I wanted to stop believing the implications
when my cousins and uncles and aunts asked me,
“Is there even anything you can do with an English degree?” or
“Why don’t you study computer science like your sister?” or
“Do you think you’ll go anywhere with that?”

Today, I crack my knuckles
to remember my Nutcracker dream.
I cling onto poetry to
remind myself that I can find
cradles in the loops of the
alphabet.
I question everything I see.
I travel and explore,
I trek the Himalayas and dive into the Atlantic.
I read plays to remind myself
of that time I welcomed the stage.
I count and count and count,
I make sequences and series to
find patterns in my life. I integrate and derive
memories to remember my sister’s
dreams and my mother’s dreams and my father’s dreams.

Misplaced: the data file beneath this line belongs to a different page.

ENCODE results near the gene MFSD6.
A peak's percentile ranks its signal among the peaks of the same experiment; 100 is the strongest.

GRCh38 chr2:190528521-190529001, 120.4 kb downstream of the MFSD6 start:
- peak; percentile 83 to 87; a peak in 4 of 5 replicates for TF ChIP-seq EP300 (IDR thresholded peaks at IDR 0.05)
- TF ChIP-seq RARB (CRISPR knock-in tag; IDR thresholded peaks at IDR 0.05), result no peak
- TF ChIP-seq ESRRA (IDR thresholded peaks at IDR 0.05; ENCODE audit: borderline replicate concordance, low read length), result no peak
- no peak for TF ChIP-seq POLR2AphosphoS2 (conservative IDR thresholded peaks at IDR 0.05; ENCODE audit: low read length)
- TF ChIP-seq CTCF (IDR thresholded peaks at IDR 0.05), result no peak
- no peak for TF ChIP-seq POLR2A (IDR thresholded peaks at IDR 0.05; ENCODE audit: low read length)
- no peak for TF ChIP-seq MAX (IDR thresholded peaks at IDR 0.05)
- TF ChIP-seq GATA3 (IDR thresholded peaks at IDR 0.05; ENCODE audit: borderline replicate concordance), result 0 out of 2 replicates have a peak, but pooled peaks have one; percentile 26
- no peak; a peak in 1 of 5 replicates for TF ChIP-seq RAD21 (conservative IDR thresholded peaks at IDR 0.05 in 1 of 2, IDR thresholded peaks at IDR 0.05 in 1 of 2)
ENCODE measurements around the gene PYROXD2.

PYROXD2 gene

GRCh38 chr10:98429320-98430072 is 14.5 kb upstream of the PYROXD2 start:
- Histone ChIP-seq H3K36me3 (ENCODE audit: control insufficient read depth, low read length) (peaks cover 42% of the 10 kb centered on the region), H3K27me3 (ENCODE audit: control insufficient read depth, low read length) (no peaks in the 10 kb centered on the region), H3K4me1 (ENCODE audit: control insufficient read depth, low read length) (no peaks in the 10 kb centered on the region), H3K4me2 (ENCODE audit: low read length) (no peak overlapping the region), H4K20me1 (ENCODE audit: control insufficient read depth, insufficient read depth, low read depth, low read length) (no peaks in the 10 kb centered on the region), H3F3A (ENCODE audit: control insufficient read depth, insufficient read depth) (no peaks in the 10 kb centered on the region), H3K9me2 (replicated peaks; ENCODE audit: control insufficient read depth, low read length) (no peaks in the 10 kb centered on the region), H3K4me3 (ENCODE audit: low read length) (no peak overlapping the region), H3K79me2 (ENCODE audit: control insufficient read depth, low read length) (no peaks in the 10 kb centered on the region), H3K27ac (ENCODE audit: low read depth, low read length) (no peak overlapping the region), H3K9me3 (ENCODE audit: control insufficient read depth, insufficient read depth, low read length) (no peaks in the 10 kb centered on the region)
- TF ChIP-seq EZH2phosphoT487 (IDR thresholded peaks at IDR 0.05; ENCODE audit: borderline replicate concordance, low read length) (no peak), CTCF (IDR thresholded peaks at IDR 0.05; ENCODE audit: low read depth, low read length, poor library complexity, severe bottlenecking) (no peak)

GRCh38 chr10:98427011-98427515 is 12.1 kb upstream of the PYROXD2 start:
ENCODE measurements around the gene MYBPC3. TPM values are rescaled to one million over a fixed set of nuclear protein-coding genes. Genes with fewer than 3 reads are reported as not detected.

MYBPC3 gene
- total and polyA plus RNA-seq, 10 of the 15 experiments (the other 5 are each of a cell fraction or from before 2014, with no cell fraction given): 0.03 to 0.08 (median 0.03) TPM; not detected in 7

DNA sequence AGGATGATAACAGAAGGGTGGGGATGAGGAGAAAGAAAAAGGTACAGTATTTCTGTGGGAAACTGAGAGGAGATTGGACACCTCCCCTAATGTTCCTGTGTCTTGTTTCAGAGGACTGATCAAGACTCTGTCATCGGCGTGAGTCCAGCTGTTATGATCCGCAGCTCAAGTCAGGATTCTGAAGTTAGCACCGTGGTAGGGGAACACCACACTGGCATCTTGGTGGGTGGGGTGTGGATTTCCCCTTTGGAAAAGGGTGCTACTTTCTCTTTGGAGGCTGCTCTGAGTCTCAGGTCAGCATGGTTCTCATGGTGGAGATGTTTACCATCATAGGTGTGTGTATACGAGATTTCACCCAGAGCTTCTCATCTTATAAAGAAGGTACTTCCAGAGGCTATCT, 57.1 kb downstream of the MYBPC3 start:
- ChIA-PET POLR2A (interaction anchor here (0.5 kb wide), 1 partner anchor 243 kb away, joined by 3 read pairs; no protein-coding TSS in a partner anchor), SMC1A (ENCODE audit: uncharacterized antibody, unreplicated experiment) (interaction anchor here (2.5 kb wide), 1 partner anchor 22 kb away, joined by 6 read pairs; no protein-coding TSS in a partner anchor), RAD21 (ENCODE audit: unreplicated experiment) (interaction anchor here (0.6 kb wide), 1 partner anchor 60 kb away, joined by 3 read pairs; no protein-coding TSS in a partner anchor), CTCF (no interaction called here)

And I love every dream I come across that is not my own,
I love that my sister can change the world
and that my classmates can change the world
and that my parents have changed the world.

But I had stopped allowing myself to waltz on couches
and write stories about dragons and sarcastic princesses
because I figure that someone will win that award while I’m
sitting there with the award for “Nice Try! But not quite good enough.”

Yet somehow, I still find myself having the acute sense that I want to change the world.

So, … I am a ballerina princess. Writer. Dragon slayer. Explorer. Capable of changing the world.


Artist and Author: Olivia Jimenez

Olivia Jimenez is twenty years old from Miami, Florida. She is a student at Georgetown University where she is studying English and Psychology with a minor in Film and Media Studies. In her free time, you can find her watching The Office, thinking about house plants, or searching for a chocolate chip cookie. She is excited to join the Make Muse team to develop her feminism and artistic expression while contributing to a necessary and beautiful space.